“The vocabulary of auctioneering and the art market has changed fundamentally,” said Christie’s auctioneer Jussi Pylkkänen following Christie’s “20th Century: London to Paris” sales series tonight, which achieved £90.2m (with fees) across four sales. Around 60% of the evening’s bidders were European, with the rest evenly split between the US and Asia.
With the major Frieze and Fiac art fairs cancelled this month in Paris and London, tonight was, says Giovanna Bertazzoni, co-chairman of Christie’s Impressionist & Modern art department, about creating “that energy between Paris and London.”
Speaking of energy, Pylkkänen and his Paris co-auctioneer, Cécile Verdier, head of Christie’s France, had something of the somewhat forced chemistry of TV breakfast news anchors as they jointly conducted the sales. But they had their work cut out for them with the more ambitiously estimated lots. As Ben Clark, the deputy chief executive of the advisors Gurr Johns International, says: “Results are definitely showing the market is very price sensitive. Pushed estimates simply don’t work in this environment even for good works.”
That fact showed in the unremarkable €15.5m (€18.9m with fees) Paris Avant Garde sale, which was topped by Pierre Soulages’s Peinture 162 x 130 cm, 9 juillet 1961. The painting scraped away at €4.5m (€5.3m with fees, est. €6m-€8m).
The highest value portion of the evening was the London-based Post-War and Contemporary art evening auction—witnessed by eight bidders in the room—which made £41.2m (£49.2m with fees) against an estimate of £40.8m to £55.9m.
With the pandemic-induced remoteness and lack of a sense of occasion, marketing is, according to Clark, becoming all important with these increasingly sophisticated live-streamed evening sales. “Psychologically in these economic climes, why bid big unless you’re a true connoisseur with no liquidity issues,” he says. “With no bidding, it’s like a silent movie.”
But marketing and the market are very different—perhaps divergent—things, with the slick smoke and mirrors of the former saying very little about the mysterious latter, which is only becoming more opaque with distance.
In the art trade, there is sometimes no better marketing than a recent exhibition. Radical Figures: Painting in the New Millennium only closed at London’s Whitechapel Gallery on 30 August. Yet a painting by the German artist Daniel Richter that was included in that show—Tarifa (2001) which was bought from Victoria Miro in the year it was painted—was stuck in at lucky lot number one at Christie’s tonight. It sold for £950,000 (£1.1m with fees), well over its £600,000 to £800,000 estimate.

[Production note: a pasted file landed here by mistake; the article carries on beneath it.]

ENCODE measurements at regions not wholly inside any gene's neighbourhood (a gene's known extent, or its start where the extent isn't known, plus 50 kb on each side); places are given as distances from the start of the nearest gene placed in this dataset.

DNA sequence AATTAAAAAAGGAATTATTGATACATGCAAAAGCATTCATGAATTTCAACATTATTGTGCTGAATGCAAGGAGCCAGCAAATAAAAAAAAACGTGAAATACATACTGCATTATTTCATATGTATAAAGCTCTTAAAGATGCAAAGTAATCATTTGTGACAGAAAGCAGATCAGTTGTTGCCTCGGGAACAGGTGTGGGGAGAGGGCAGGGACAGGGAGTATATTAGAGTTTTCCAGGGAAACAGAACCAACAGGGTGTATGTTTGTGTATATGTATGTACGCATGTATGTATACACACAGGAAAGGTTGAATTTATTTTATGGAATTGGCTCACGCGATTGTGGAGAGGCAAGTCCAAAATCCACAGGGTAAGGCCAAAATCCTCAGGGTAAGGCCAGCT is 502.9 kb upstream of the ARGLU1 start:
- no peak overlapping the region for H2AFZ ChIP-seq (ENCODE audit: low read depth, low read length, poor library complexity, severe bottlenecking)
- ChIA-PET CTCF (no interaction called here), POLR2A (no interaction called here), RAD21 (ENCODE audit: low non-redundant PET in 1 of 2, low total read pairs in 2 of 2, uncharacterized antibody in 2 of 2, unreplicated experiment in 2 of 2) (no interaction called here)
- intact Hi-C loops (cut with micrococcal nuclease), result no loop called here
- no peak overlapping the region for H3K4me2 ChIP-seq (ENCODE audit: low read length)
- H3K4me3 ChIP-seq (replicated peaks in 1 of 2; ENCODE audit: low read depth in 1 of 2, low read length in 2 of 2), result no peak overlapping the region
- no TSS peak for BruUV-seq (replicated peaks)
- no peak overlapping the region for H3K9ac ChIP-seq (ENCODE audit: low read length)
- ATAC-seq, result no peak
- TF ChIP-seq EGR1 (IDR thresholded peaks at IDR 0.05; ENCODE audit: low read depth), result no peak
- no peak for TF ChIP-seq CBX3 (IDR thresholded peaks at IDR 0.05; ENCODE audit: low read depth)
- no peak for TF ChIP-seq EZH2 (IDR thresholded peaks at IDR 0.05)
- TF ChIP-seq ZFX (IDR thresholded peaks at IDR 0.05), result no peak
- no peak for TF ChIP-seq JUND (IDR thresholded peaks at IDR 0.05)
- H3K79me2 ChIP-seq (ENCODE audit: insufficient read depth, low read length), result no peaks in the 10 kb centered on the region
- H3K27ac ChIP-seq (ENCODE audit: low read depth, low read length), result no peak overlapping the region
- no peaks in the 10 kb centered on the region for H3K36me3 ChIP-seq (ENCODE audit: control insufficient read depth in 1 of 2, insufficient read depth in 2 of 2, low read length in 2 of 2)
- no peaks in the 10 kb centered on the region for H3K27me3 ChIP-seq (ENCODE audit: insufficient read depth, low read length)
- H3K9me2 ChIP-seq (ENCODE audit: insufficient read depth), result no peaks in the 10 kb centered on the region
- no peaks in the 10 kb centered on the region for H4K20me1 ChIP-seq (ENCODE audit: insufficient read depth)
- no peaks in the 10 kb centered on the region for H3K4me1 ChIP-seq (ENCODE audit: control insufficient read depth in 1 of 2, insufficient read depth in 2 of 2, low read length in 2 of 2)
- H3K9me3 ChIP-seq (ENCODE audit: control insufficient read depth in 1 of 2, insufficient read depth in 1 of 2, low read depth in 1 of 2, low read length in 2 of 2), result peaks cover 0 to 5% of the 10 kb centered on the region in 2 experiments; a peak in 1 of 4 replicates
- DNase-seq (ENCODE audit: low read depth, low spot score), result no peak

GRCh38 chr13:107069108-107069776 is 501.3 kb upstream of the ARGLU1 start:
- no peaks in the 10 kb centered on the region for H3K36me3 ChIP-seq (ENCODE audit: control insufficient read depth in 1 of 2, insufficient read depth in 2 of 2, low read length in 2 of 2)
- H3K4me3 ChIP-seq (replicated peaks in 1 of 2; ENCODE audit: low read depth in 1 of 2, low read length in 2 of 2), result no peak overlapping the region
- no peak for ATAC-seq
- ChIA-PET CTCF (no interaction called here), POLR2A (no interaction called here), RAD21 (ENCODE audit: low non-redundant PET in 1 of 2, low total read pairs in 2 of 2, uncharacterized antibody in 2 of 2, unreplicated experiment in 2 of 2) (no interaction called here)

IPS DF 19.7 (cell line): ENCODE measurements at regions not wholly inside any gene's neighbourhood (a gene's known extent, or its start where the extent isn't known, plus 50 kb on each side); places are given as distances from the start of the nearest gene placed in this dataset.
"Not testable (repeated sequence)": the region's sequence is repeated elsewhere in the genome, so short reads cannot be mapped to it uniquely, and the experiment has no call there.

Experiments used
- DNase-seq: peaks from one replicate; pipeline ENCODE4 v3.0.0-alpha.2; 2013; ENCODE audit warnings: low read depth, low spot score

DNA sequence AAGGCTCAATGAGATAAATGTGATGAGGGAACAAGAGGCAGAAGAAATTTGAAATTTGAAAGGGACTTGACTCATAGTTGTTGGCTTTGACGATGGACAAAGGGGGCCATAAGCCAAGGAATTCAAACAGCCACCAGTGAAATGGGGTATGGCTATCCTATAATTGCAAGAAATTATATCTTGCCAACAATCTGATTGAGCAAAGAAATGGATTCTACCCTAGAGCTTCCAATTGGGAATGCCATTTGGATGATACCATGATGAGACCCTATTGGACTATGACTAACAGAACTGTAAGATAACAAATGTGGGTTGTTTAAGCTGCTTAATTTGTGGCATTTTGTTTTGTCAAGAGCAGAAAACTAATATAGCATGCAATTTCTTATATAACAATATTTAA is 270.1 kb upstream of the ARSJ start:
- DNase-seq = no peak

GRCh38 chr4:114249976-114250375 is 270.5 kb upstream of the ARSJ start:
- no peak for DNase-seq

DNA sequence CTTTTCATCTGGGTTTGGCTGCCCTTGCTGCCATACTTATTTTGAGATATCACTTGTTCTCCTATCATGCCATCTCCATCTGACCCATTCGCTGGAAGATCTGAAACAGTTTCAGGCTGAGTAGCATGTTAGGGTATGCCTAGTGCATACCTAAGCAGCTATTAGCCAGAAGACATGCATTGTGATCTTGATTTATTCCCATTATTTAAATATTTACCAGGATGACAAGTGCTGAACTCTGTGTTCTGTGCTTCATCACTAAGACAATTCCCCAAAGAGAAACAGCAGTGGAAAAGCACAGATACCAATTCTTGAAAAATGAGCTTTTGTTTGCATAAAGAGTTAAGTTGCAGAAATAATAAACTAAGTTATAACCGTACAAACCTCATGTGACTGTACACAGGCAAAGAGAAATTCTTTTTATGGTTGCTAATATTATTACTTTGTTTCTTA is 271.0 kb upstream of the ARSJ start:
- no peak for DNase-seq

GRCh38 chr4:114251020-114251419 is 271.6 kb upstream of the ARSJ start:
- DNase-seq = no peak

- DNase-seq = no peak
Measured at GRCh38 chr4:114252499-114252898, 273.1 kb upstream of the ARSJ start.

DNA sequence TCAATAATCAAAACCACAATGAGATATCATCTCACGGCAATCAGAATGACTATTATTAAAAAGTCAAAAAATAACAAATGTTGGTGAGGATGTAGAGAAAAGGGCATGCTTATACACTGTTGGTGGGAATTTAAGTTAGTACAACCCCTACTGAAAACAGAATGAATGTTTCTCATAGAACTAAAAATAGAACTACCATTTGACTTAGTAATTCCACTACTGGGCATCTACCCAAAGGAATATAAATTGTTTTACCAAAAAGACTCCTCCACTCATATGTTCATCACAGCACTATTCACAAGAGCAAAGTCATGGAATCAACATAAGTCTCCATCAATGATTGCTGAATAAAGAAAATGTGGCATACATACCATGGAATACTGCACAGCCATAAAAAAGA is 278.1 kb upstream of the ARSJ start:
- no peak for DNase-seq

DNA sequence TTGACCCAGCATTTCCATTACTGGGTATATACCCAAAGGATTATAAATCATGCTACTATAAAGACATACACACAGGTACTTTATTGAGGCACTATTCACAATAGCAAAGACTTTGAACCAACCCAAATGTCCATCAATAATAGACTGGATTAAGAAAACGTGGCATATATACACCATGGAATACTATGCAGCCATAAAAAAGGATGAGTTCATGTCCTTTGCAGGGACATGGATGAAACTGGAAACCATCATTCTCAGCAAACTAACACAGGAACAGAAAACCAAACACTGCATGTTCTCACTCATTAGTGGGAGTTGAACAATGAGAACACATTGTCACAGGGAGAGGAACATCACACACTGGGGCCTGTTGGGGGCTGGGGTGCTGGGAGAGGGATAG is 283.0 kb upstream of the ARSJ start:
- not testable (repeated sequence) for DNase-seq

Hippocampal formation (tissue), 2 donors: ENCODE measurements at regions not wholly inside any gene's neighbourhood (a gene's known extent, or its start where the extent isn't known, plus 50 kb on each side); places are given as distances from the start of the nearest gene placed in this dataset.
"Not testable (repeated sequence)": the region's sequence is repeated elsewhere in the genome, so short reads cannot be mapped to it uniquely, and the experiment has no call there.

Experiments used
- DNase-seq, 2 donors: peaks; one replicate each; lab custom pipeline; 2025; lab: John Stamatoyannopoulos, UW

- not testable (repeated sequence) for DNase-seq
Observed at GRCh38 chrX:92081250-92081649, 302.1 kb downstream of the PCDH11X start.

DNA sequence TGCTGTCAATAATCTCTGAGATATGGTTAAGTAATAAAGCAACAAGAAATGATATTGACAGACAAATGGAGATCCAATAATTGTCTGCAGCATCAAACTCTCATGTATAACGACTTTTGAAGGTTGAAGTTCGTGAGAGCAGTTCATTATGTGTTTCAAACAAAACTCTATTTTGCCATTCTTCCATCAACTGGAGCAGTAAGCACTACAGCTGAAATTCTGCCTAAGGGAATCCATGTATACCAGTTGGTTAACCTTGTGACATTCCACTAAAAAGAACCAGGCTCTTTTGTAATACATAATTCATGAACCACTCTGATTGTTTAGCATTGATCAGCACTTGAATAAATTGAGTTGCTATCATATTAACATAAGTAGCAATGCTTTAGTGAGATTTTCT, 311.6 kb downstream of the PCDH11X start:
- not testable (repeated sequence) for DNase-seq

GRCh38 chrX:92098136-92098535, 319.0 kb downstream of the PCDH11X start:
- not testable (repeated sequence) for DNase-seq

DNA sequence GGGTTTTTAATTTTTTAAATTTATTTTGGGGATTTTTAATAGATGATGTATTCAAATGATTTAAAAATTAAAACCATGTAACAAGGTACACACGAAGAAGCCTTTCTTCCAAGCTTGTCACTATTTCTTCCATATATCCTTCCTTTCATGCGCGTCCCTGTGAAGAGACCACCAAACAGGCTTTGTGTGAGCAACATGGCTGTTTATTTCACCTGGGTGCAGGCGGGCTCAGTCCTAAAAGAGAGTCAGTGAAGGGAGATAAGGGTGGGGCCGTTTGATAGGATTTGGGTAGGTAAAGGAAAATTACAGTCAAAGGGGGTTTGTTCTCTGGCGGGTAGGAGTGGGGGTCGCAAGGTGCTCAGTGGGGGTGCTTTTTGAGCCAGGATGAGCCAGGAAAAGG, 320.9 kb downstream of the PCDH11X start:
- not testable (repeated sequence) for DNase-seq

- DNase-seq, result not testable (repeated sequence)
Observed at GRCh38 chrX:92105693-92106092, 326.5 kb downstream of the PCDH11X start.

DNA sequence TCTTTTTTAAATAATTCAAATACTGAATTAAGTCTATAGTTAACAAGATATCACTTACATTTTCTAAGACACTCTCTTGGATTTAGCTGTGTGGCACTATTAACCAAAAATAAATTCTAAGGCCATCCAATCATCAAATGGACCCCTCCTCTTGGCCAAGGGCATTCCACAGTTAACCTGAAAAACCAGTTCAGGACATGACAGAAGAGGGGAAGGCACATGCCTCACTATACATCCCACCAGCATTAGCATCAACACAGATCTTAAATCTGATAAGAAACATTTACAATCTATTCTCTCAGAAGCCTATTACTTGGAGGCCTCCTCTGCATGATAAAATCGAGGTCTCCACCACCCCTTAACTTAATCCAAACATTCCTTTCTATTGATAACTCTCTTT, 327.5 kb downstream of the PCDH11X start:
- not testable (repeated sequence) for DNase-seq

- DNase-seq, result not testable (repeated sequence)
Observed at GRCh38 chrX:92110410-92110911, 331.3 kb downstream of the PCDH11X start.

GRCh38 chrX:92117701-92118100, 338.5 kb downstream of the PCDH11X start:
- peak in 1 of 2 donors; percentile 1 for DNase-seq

“With no bidding, it’s like a silent movie.”
Ben Clark, Gurr Johns International
“His works are very difficult to get hold of and very in demand—he’s hot to trot right now,” says Clark of Richter’s work. The painting was covered by a third-party guarantee.
Much of the evening moved much slower, however, with a handful of lively bursts where bidders saw some value. Such as with the Danish artist Per Kirkeby’s Die Zeit Nagt III (The Time Gnaws III), which had seven bidders and sold to a Paris buyer for £260,000—double the estimate of £100,000-£150,000.
The most high-profile lot of the night was undoubtedly David Hockney’s Portrait of Sir David Webster (1971), a painting of the former general administrator of the Royal Opera House (ROH) that was commissioned and paid for from donations from the ROH’s staff upon Webster’s retirement. The work sold on the lower end of its estimate of £11m (£12.8m with fees), presumably to its third-party guarantor.
The work has been contained within a Plexiglass box at the ROH ever since but the embattled organisation decided to sell it to raise funds at a time when the coronavirus pandemic has shut performing arts venues for months. “As we face the biggest crisis in our history, the sale of David Hockney’s wonderful portrait of Sir David Webster, is a vital part of our strategy for recovery,” says Alex Beard, the chief executive of the Royal Opera House.
Katharine Arnold, Christie’s co-head of Post-War and contemporary art Europe, says ROH’s decision to sell “had not been easy” and that “sensitive” discussions with Christie’s began in the summer. But, Arnold says, “the key mission of the Royal Opera House is to support the performing arts,” rather than being a museum for the visual arts.